Again, here is another one with low miles (19K) and these are very capable little middleweights. Insurance costs will be lower because of the 600cc displacement. For having lower-overall resale, it's ironic that Suzuki (IMHO) has always been the best overall performance value for the dollar among the Big Four. Parts shouldn't be an issue here. For the money, certainly worth checking out further.

1992 Kawasaki Ninja ZX750
Runs and rides great!18K, newer top end, all fluids are new and the brakes, clutch, tires, etc. are all good. - $1500

This four cylinder, liquid-cooled 749cc DOHC produces 101 HP at 10,500 RPM. The bike weighs about 510 pounds. It is chain-driven with a six-speed gearbox. The gas tank hold 4.76 gallons. These are solid and very fast motorcycles with excellent brakes. Kawasaki build these in various forms from 1983 through 2003. Later model 750 Ninjas were raced diligently and claimed twelve AMA Superbike victories. Kawasaki's road racing team riders were Eric Bostrom, Doug Chandler and Scott Russell. Again, with only 18.000 miles the engine should be fine, although request from the owner the documentation for the top-end work. Hopefully, it was done by a qualified mechanic. If properly maintained, this is a good value!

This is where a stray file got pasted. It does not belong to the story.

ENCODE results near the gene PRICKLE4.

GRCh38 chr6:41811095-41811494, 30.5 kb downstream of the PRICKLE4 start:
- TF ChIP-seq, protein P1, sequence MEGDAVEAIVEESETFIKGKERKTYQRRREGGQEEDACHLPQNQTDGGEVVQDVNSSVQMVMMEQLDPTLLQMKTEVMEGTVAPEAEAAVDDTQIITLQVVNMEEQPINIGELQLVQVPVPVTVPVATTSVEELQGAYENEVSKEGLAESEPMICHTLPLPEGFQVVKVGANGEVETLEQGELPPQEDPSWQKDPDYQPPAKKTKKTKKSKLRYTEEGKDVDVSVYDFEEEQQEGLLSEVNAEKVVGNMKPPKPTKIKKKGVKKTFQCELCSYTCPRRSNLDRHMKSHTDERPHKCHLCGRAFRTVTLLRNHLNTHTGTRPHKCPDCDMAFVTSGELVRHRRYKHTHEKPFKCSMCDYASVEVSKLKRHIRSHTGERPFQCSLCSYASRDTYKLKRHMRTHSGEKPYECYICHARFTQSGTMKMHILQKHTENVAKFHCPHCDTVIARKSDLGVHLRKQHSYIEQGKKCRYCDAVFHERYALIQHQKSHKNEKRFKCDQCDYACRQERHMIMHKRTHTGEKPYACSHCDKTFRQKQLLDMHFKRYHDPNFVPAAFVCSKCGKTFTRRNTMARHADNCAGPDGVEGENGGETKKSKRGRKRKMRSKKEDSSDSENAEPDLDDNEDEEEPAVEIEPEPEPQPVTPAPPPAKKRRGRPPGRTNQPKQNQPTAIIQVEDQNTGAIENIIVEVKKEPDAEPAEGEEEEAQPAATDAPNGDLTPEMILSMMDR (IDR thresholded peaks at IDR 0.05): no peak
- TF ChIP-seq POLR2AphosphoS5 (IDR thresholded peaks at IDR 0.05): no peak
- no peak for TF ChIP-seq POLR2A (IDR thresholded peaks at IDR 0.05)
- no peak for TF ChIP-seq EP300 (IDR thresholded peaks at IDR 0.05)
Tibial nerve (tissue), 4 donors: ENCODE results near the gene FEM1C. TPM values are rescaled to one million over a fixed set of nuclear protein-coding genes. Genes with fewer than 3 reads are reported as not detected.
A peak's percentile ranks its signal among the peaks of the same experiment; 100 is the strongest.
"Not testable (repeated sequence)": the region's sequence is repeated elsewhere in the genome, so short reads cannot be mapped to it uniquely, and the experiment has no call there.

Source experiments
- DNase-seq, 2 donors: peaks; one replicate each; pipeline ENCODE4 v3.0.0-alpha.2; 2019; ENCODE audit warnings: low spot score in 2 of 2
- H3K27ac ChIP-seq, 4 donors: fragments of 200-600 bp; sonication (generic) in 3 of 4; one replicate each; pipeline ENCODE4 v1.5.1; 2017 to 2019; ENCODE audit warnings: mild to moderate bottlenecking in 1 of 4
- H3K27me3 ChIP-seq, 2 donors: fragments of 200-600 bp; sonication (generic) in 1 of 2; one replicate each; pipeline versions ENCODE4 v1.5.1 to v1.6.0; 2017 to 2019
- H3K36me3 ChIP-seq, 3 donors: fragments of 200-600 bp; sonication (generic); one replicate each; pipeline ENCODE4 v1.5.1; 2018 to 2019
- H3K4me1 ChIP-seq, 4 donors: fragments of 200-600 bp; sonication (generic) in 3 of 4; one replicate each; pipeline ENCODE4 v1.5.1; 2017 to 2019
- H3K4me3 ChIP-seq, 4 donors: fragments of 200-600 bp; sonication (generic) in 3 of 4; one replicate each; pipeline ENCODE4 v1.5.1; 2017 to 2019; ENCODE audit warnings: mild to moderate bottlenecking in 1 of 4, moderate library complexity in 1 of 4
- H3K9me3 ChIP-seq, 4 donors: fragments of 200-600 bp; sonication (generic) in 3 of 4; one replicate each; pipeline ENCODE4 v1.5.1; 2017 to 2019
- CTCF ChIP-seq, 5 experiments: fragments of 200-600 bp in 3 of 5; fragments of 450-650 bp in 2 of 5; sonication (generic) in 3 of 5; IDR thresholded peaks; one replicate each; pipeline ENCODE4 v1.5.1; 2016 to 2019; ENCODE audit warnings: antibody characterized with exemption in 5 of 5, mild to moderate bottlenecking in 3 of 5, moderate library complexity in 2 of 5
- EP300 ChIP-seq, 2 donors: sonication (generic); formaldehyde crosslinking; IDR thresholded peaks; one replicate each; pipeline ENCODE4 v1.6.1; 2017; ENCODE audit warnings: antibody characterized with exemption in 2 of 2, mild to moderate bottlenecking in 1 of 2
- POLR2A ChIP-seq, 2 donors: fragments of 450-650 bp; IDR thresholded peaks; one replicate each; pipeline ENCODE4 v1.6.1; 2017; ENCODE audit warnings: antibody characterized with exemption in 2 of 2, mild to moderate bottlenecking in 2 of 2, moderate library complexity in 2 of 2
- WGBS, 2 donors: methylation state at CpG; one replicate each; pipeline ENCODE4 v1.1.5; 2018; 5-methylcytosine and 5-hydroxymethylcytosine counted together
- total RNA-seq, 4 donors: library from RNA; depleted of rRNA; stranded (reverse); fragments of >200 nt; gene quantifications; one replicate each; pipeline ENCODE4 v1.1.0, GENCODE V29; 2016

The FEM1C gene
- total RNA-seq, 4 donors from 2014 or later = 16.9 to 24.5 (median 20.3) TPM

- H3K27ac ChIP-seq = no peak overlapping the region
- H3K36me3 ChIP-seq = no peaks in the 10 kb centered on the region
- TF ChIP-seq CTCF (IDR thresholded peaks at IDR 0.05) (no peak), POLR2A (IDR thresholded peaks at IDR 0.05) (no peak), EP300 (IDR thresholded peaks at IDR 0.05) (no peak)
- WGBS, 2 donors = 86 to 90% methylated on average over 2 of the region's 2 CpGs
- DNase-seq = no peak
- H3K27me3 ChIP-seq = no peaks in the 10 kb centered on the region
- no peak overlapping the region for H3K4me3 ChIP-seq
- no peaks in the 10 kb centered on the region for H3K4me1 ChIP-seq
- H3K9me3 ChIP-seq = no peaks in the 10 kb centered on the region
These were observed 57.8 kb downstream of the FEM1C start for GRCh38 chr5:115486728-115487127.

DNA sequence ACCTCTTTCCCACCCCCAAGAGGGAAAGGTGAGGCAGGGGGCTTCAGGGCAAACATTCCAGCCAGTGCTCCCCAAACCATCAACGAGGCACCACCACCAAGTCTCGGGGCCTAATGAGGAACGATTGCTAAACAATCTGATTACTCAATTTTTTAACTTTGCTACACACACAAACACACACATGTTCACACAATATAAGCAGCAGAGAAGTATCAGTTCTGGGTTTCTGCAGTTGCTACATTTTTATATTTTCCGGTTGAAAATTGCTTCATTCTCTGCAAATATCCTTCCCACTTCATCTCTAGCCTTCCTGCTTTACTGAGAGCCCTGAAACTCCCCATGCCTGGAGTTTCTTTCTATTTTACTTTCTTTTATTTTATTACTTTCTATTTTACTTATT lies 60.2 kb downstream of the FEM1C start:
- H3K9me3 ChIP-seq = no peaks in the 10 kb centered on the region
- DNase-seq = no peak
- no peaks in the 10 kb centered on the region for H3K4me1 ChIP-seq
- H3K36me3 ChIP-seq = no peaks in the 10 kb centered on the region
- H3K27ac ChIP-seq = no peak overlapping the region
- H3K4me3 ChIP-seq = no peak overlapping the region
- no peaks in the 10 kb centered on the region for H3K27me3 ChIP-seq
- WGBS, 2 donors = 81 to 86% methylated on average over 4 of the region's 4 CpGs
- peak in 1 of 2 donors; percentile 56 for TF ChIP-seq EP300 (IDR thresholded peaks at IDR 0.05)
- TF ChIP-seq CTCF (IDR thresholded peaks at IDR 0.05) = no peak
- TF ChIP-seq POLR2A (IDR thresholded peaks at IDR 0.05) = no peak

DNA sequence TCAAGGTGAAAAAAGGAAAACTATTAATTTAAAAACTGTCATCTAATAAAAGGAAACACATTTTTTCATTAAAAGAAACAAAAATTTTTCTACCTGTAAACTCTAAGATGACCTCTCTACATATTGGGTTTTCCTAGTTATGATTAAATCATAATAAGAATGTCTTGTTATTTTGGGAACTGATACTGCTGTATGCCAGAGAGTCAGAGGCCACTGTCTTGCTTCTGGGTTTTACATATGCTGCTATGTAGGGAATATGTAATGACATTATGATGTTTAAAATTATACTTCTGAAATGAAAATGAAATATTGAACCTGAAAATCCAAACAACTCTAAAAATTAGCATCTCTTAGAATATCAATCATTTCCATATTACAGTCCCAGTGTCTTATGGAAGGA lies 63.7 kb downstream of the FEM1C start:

1983 Yamaha 750 Seca
750 Yamaha 4-cylinder. Shaft drive. New tires, runs good, all original, great transportation! Low mileage, great project for bopper bike or just leave stock for daily transportation. Clean AZ title. $1,100 or trade for guns, big tool box.

NOTE: The following open comments are from VMOL’s Nolan Woodbury, as he recently featured this bike as one of our popular Bike-Of-The-Month segment. See more here: